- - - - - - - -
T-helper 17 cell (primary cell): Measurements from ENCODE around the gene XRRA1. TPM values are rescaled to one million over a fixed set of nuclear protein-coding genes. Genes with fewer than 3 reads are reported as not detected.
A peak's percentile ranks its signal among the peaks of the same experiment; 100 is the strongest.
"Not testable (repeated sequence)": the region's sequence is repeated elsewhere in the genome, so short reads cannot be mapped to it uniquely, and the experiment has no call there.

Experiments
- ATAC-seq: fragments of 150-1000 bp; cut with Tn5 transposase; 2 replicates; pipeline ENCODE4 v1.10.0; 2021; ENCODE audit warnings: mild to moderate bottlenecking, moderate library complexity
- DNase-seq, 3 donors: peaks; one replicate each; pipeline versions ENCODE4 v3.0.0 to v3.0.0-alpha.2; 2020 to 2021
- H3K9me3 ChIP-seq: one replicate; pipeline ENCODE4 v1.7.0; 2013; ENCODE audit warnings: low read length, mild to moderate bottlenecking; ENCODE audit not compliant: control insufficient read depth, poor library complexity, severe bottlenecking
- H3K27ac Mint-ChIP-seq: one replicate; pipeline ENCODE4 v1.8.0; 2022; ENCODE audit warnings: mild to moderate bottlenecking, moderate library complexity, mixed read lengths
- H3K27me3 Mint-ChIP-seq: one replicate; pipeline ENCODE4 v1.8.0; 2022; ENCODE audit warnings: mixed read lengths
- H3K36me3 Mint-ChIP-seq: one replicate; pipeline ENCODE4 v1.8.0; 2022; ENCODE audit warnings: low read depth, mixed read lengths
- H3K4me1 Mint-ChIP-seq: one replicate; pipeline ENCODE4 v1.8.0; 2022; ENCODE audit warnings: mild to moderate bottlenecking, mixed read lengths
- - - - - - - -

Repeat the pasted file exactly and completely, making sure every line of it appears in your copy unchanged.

T-helper 17 cell (primary cell): Measurements from ENCODE around the gene XRRA1. TPM values are rescaled to one million over a fixed set of nuclear protein-coding genes. Genes with fewer than 3 reads are reported as not detected.
A peak's percentile ranks its signal among the peaks of the same experiment; 100 is the strongest.
"Not testable (repeated sequence)": the region's sequence is repeated elsewhere in the genome, so short reads cannot be mapped to it uniquely, and the experiment has no call there.

Experiments
- ATAC-seq: fragments of 150-1000 bp; cut with Tn5 transposase; 2 replicates; pipeline ENCODE4 v1.10.0; 2021; ENCODE audit warnings: mild to moderate bottlenecking, moderate library complexity
- DNase-seq, 3 donors: peaks; one replicate each; pipeline versions ENCODE4 v3.0.0 to v3.0.0-alpha.2; 2020 to 2021
- H3K9me3 ChIP-seq: one replicate; pipeline ENCODE4 v1.7.0; 2013; ENCODE audit warnings: low read length, mild to moderate bottlenecking; ENCODE audit not compliant: control insufficient read depth, poor library complexity, severe bottlenecking
- H3K27ac Mint-ChIP-seq: one replicate; pipeline ENCODE4 v1.8.0; 2022; ENCODE audit warnings: mild to moderate bottlenecking, moderate library complexity, mixed read lengths
- H3K27me3 Mint-ChIP-seq: one replicate; pipeline ENCODE4 v1.8.0; 2022; ENCODE audit warnings: mixed read lengths
- H3K36me3 Mint-ChIP-seq: one replicate; pipeline ENCODE4 v1.8.0; 2022; ENCODE audit warnings: low read depth, mixed read lengths
- H3K4me1 Mint-ChIP-seq: one replicate; pipeline ENCODE4 v1.8.0; 2022; ENCODE audit warnings: mild to moderate bottlenecking, mixed read lengths